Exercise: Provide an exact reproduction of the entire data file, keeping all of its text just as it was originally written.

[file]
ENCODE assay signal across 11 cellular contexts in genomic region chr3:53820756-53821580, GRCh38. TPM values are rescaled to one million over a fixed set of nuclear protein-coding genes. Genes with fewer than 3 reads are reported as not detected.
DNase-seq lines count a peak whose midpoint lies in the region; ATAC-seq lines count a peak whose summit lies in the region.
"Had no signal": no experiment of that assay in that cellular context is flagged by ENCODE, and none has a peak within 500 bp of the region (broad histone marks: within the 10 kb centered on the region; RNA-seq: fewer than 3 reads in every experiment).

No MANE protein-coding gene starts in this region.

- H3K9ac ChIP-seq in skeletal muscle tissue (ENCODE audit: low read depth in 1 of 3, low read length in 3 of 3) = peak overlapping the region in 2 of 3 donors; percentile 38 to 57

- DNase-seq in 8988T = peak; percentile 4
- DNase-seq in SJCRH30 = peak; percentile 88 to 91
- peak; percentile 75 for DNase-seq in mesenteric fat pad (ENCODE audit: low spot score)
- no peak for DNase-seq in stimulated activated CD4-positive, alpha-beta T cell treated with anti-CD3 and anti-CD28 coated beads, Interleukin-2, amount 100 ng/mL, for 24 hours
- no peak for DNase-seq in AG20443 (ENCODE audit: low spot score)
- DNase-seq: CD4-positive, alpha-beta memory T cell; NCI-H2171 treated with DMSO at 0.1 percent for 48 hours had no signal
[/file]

ENCODE assay signal across 11 cellular contexts in genomic region chr3:53820756-53821580, GRCh38. TPM values are rescaled to one million over a fixed set of nuclear protein-coding genes. Genes with fewer than 3 reads are reported as not detected.
DNase-seq lines count a peak whose midpoint lies in the region; ATAC-seq lines count a peak whose summit lies in the region.
"Had no signal": no experiment of that assay in that cellular context is flagged by ENCODE, and none has a peak within 500 bp of the region (broad histone marks: within the 10 kb centered on the region; RNA-seq: fewer than 3 reads in every experiment).

No MANE protein-coding gene starts in this region.

- H3K9ac ChIP-seq in skeletal muscle tissue (ENCODE audit: low read depth in 1 of 3, low read length in 3 of 3) = peak overlapping the region in 2 of 3 donors; percentile 38 to 57

- DNase-seq in 8988T = peak; percentile 4
- DNase-seq in SJCRH30 = peak; percentile 88 to 91
- peak; percentile 75 for DNase-seq in mesenteric fat pad (ENCODE audit: low spot score)
- no peak for DNase-seq in stimulated activated CD4-positive, alpha-beta T cell treated with anti-CD3 and anti-CD28 coated beads, Interleukin-2, amount 100 ng/mL, for 24 hours
- no peak for DNase-seq in AG20443 (ENCODE audit: low spot score)
- DNase-seq: CD4-positive, alpha-beta memory T cell; NCI-H2171 treated with DMSO at 0.1 percent for 48 hours had no signal